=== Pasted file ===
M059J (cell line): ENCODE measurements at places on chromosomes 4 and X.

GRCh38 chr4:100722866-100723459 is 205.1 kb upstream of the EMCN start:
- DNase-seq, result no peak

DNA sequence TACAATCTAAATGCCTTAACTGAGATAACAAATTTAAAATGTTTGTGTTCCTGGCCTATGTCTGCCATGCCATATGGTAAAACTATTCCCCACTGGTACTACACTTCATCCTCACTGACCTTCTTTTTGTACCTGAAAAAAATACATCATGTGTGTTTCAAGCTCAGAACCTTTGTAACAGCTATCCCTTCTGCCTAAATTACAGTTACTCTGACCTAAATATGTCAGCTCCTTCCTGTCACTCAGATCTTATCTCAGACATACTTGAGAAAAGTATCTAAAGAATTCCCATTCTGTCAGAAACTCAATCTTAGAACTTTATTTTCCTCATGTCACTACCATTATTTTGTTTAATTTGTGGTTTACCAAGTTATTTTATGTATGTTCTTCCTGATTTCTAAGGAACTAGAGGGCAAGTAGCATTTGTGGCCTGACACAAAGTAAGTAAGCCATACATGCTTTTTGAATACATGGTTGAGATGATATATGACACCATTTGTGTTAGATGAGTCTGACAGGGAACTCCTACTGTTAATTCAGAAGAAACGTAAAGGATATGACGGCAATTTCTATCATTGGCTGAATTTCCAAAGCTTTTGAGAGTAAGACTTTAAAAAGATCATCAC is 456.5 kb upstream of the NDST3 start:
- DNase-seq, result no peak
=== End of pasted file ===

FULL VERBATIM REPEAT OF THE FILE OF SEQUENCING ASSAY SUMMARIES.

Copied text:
M059J (cell line): ENCODE measurements at places on chromosomes 4 and X.

GRCh38 chr4:100722866-100723459 is 205.1 kb upstream of the EMCN start:
- DNase-seq, result no peak

DNA sequence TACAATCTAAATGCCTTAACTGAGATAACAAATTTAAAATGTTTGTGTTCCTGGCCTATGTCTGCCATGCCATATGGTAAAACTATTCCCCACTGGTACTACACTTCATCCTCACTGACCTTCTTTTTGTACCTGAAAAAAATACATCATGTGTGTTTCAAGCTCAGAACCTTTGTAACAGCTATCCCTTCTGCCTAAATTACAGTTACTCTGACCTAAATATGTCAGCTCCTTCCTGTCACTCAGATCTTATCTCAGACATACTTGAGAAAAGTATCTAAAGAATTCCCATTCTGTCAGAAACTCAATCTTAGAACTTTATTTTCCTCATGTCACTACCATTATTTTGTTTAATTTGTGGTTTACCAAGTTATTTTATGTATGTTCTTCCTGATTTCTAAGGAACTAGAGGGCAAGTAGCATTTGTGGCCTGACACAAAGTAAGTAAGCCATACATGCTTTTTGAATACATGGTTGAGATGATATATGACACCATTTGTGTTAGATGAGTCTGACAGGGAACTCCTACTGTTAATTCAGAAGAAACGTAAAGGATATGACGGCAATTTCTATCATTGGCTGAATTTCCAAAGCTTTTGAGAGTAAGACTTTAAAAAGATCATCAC is 456.5 kb upstream of the NDST3 start:
- DNase-seq, result no peak